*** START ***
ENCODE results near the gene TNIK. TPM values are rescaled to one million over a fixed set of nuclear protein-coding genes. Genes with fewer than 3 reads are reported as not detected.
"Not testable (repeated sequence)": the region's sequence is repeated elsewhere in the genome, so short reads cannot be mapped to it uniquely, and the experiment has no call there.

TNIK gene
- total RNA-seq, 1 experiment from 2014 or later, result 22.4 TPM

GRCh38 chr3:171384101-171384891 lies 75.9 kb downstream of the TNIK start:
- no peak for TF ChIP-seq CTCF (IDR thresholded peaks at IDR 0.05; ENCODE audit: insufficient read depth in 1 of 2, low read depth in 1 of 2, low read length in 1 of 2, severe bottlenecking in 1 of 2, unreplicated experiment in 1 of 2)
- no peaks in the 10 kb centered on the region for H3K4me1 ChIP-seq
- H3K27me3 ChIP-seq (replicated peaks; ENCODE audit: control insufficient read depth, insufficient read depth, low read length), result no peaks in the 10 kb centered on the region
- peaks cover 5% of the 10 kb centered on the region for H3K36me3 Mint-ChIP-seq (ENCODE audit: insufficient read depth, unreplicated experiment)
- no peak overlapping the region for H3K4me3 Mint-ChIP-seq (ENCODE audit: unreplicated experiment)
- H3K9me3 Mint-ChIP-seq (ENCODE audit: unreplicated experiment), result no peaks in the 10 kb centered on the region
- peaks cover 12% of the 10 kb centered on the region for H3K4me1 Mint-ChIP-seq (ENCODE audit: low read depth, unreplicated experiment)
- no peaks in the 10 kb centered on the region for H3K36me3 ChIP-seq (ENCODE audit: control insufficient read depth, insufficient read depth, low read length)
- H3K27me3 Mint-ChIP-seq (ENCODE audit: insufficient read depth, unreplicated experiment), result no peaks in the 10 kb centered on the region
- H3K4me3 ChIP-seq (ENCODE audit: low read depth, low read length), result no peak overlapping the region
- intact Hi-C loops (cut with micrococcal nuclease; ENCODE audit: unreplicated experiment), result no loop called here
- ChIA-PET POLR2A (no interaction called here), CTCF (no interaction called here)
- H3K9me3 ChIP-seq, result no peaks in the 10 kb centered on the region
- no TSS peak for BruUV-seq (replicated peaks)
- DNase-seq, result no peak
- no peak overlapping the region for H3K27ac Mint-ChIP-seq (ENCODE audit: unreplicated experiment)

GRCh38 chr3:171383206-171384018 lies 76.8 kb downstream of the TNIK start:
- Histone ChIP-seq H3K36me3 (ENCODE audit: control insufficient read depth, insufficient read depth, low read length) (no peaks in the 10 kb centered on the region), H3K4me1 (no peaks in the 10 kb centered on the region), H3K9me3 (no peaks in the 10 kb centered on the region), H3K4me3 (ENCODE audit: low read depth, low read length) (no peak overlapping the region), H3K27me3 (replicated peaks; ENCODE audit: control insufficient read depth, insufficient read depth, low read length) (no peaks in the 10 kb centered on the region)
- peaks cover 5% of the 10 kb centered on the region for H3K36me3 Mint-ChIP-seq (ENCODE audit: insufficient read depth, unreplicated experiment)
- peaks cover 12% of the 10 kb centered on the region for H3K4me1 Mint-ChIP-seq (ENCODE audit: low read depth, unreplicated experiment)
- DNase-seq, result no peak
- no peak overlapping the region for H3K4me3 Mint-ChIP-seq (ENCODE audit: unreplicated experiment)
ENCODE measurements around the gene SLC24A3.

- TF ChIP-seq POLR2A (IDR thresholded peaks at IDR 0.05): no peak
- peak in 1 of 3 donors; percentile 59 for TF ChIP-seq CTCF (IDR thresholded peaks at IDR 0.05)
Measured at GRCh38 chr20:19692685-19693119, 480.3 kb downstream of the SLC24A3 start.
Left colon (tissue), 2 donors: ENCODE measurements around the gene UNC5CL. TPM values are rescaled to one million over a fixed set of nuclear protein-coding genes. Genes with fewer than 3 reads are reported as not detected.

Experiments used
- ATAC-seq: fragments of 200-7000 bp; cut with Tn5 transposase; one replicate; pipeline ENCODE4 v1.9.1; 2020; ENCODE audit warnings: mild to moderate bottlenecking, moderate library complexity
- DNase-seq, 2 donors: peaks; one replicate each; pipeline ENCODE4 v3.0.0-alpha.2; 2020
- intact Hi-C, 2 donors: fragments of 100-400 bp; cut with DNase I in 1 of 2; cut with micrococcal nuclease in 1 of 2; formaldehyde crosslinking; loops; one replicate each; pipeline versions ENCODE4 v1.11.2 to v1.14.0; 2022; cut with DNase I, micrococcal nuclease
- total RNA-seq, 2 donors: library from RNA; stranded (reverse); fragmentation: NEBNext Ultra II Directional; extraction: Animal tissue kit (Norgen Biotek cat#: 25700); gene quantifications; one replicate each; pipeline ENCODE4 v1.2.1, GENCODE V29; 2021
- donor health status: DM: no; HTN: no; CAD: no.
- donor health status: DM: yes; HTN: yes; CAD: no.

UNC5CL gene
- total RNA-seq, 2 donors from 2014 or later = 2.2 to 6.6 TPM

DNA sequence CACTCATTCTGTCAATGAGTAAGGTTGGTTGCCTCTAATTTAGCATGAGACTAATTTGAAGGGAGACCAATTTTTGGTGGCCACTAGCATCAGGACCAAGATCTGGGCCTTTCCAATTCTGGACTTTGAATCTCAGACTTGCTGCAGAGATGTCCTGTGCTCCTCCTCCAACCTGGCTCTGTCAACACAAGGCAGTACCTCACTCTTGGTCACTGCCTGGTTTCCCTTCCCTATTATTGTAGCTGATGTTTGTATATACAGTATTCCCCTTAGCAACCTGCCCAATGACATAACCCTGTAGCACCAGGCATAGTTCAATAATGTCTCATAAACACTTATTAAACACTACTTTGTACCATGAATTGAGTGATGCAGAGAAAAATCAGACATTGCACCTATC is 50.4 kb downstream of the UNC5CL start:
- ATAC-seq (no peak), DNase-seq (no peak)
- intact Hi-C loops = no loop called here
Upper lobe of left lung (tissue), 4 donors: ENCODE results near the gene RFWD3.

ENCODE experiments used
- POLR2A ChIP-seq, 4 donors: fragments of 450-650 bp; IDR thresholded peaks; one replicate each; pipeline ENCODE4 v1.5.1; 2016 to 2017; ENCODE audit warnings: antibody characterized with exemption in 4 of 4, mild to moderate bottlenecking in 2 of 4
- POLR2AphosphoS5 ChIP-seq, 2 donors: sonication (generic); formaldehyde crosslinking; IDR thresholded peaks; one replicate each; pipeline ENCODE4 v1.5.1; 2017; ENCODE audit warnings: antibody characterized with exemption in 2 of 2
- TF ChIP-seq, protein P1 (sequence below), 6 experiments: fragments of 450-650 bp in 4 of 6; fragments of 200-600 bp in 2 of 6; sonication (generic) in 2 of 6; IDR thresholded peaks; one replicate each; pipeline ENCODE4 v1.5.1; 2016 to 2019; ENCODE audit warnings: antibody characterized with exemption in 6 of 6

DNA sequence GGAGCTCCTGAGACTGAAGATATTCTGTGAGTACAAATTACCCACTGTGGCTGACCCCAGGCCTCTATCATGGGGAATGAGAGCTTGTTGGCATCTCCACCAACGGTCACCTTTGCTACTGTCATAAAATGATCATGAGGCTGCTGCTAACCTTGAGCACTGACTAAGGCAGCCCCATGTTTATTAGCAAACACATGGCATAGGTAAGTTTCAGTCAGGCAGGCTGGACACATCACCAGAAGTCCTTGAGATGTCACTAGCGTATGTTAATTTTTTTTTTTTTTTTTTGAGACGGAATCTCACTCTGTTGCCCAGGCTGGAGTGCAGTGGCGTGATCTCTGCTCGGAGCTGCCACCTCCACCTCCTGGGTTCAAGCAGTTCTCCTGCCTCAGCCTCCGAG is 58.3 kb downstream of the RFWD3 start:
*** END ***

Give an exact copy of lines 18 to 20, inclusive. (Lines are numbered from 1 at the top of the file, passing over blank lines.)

- H3K9me3 ChIP-seq, result no peaks in the 10 kb centered on the region
- no TSS peak for BruUV-seq (replicated peaks)
- DNase-seq, result no peak